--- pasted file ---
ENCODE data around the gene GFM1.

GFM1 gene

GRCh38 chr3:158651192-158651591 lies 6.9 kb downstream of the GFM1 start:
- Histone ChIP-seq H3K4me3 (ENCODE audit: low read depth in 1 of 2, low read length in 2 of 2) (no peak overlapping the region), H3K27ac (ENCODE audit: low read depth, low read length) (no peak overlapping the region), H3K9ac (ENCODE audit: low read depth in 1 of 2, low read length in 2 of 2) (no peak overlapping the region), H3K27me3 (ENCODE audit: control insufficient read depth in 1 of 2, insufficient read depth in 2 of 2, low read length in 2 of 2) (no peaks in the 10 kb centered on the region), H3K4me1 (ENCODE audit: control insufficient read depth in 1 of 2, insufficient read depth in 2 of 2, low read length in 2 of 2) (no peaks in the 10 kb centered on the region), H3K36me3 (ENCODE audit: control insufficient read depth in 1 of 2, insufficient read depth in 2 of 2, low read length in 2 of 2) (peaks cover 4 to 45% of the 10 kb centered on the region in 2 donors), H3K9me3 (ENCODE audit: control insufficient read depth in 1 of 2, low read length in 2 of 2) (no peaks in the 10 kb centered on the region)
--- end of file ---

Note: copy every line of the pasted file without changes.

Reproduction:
ENCODE data around the gene GFM1.

GFM1 gene

GRCh38 chr3:158651192-158651591 lies 6.9 kb downstream of the GFM1 start:
- Histone ChIP-seq H3K4me3 (ENCODE audit: low read depth in 1 of 2, low read length in 2 of 2) (no peak overlapping the region), H3K27ac (ENCODE audit: low read depth, low read length) (no peak overlapping the region), H3K9ac (ENCODE audit: low read depth in 1 of 2, low read length in 2 of 2) (no peak overlapping the region), H3K27me3 (ENCODE audit: control insufficient read depth in 1 of 2, insufficient read depth in 2 of 2, low read length in 2 of 2) (no peaks in the 10 kb centered on the region), H3K4me1 (ENCODE audit: control insufficient read depth in 1 of 2, insufficient read depth in 2 of 2, low read length in 2 of 2) (no peaks in the 10 kb centered on the region), H3K36me3 (ENCODE audit: control insufficient read depth in 1 of 2, insufficient read depth in 2 of 2, low read length in 2 of 2) (peaks cover 4 to 45% of the 10 kb centered on the region in 2 donors), H3K9me3 (ENCODE audit: control insufficient read depth in 1 of 2, low read length in 2 of 2) (no peaks in the 10 kb centered on the region)